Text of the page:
In Jewish and interfaith families across the Mid-South, a Jewish children’s book program is helping to preserve the richness and vibrancy of Jewish culture, one book at a time. 81% of Mid-South PJ Library families say the books help them have conversations about Jewish traditions, values, and customs with their children.
PJ Library delivers more than 170,000 free Jewish children’s books and music CDs throughout North America each month, including almost 300 children in the Memphis area. Books are sent to children ages six months through eight years, with each book carefully selected for high-quality content and age-level appropriateness.
“Our now 8-year-old twins have been receiving books and other fun items from PJ Library since they were six months old. They are a part of our family’s library of children’s books. Our kids love them, “said Joe Pierce.
This program is made possible in Memphis by a gift from the Billie and Joe Pierce Family and by donors’ gifts to Memphis Jewish Federation’s Annual Campaign, in partnership with the Harold Grinspoon Foundation,
“PJ Library provides an organic segue into Jewish conversations between children and their parents, grandparents, or whomever is reading with that child. Whether the book is a timely tale about Rosh Hashanah, a fun story inspiring kids to create their own tzedakah box, or a CD of Jewish songs to sing along with in the car, PJ Library fills a void and a need for the relaxed dialogue that occurs upon finishing a book or listening to a fun song. PJ Library demonstrates how to live a Jewish life without preaching to kids,” said Billie Pierce.
A newly-released survey measuring the impact of PJ Library finds that the program plays an important role in the lives of Jewish families regardless of background. However, it’s more likely to influence interfaith families than inmarried families when it comes to celebrating Jewish holidays and learning more about Judaism.
“Memphis is famous for our tight-knit Jewish community, but the reality is each family’s level of engagement in Judaism is different,” said Laura Linder, President and CEO of Jewish Community Partners, the Harold Grinspoon Foundation’s Memphis partner in the PJ Library program. “Getting these books and CDs in the mail every month connects families to their culture, and provides an excellent way for families to experience Judaism in their homes.”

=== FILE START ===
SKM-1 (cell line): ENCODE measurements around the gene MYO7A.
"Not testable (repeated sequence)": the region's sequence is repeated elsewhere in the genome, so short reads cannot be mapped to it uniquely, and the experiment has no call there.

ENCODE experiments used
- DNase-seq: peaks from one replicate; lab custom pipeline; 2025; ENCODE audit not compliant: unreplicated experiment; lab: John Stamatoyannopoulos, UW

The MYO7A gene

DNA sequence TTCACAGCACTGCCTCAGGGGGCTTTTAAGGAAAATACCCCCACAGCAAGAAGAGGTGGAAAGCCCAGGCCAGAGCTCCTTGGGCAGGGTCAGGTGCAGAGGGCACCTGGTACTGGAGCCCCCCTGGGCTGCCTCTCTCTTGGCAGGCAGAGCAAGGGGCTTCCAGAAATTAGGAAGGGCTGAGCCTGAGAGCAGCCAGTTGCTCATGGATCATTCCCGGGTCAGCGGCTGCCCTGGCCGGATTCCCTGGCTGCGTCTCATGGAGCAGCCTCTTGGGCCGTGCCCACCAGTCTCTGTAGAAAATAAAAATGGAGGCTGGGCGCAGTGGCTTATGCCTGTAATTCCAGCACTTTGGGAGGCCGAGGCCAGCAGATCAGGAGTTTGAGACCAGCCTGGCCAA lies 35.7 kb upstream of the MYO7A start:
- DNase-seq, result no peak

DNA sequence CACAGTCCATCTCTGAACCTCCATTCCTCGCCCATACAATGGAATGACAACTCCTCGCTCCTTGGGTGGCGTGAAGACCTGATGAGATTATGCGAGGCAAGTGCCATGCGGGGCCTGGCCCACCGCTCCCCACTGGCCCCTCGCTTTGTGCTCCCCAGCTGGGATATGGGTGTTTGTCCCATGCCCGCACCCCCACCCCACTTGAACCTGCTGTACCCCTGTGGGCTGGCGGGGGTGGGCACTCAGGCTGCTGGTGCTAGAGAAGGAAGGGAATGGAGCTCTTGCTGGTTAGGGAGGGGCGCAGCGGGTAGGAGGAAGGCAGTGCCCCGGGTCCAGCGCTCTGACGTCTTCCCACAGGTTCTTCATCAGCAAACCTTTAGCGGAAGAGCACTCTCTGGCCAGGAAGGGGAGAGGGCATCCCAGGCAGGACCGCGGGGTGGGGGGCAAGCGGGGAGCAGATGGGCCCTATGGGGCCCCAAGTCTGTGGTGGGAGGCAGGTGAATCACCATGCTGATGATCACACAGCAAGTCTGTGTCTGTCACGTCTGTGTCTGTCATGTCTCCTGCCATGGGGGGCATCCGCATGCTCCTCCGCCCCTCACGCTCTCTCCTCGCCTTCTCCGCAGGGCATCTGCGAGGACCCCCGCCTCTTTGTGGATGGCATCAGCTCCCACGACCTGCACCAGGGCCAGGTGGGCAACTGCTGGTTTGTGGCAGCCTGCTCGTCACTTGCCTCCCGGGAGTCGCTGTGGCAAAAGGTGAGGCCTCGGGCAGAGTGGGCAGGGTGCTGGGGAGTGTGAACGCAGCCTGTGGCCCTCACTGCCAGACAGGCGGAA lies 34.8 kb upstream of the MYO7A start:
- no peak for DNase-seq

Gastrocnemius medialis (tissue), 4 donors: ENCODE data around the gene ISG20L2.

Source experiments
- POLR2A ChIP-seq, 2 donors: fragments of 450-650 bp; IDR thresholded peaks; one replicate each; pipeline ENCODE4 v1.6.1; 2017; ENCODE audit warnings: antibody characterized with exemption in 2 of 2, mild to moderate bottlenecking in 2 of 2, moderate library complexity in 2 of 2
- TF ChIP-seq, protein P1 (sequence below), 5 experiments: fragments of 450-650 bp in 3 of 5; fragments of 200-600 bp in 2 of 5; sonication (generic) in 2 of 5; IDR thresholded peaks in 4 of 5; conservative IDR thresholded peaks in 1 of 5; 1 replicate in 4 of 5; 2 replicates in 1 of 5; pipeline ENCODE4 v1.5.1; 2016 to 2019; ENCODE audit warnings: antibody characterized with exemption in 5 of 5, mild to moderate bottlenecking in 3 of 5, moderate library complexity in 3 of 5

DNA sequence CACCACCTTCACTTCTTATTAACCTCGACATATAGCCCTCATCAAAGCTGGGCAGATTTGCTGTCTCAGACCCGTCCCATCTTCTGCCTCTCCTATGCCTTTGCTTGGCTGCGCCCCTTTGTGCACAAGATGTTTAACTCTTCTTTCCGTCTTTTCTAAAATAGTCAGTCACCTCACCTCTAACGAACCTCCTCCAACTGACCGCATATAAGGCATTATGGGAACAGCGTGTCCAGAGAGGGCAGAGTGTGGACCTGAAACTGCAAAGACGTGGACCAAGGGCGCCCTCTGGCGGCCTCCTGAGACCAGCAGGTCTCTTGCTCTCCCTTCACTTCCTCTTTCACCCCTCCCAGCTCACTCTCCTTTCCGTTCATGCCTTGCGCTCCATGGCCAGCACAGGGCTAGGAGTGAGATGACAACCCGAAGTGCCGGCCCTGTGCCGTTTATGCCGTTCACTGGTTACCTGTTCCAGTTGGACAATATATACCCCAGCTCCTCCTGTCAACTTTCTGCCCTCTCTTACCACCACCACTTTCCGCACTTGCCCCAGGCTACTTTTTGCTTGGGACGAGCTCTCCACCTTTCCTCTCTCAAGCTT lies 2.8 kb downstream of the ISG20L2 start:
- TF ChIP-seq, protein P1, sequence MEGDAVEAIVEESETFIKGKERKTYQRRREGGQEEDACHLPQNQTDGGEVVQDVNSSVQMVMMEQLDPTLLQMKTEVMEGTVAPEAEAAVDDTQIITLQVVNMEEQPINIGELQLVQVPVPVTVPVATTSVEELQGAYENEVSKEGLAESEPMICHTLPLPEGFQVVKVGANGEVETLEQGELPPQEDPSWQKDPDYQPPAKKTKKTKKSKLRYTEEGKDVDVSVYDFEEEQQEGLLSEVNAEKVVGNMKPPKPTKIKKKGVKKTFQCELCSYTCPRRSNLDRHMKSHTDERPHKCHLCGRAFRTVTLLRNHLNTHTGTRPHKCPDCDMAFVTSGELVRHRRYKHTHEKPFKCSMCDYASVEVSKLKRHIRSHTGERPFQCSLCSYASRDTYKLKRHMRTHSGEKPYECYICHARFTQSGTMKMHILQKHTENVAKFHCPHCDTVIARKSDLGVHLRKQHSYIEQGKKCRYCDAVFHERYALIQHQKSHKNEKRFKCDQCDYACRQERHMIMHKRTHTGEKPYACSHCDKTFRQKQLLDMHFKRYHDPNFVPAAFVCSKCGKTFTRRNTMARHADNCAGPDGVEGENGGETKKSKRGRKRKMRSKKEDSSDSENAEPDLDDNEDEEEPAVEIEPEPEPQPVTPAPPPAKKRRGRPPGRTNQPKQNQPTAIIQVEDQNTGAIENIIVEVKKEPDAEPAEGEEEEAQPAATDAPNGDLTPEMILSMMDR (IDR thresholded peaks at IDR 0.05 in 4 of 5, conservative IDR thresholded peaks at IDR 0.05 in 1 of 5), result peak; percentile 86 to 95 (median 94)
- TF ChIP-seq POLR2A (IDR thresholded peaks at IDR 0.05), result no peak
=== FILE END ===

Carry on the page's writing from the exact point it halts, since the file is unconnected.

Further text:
In the Memphis community, 100% of interfaith families who participate in PJ Library said the program has increased their confidence in engaging their children around Jewish traditions, values, and customs, according to PJ Library’s Triennial Family Survey, which was conducted in December.
“Working to preserve a strong Jewish community for future generations is at the heart of everything we do at the Foundation and through PJ Library,” said Harold Grinspoon, the founder of PJ Library. “Books are a natural way to invite people into a global community and to pass values and traditions onto the next generation, ensuring our children and their children grow up connected to their Jewish heritage”
In Memphis, 26% of families participating in PJ Library are interfaith families, while 26% have a family member who is Jewish by choice.
“We look forward to our PJ Library books. As the non-Jewish mother of a Jewish child, sometimes I think the books help me more than my daughter connect with the Jewish holidays,” said Natalie Lieberman, whose soon-to-be 5-year-old daughter is a PJ Library kid. “We read together nightly and the books are always relevant to the time of year or so it cues me to prepare and engage my daughter in acknowledging or celebrating the event. If you didn’t grow up Jewish, the minor holidays aren’t on your radar so it’s great I can rely on our monthly PJ library book.”
PJ Library also provides participants the opportunity to connect with other families in their community through events for younger children.
In Memphis, 47% of PJ Library families attended events for Jewish families with young children hosted by PJ Library or another organization in the past year. The events, which families say they usually attended a few times a year, provide chances to socialize and participate in arts and crafts, cooking or book readings. 80% of the parents who went to these events say they connected socially with other adults they met.
“My kids look forward to the organized events with all of their friends from shul and school,” said Brooke Lubin, mother of three PJ Library kids, aged 2 to 6. “PJ Library has created another group of social peers, both for kids and for parents.”
In addition to creating connections between families, PJ Library is fostering communal ties, with 78% of participating Mid-South families saying the program has made them interested in getting more connected to local Jewish activities, organizations, and people.
Combined, PJ Library and its sister program Sifriyat Pijama in Israel deliver more than 540,000 free books each month to young children in 13 countries, and PJ Library recently expanded its offerings to provide books to older children ages eight-and-a-half to 11 in the United States through the PJ Our Way™ program.
To sign-up for PJ Library or to learn more about the program, visit our website or call 901-767-8522.
The 2016 Triennial Family Study, conducted in partnership with external evaluation firm Informing Change, consisted of an online survey and had a 20 percent response rate with 25,270 responses. Forty-five families participated in additional telephone interviews.
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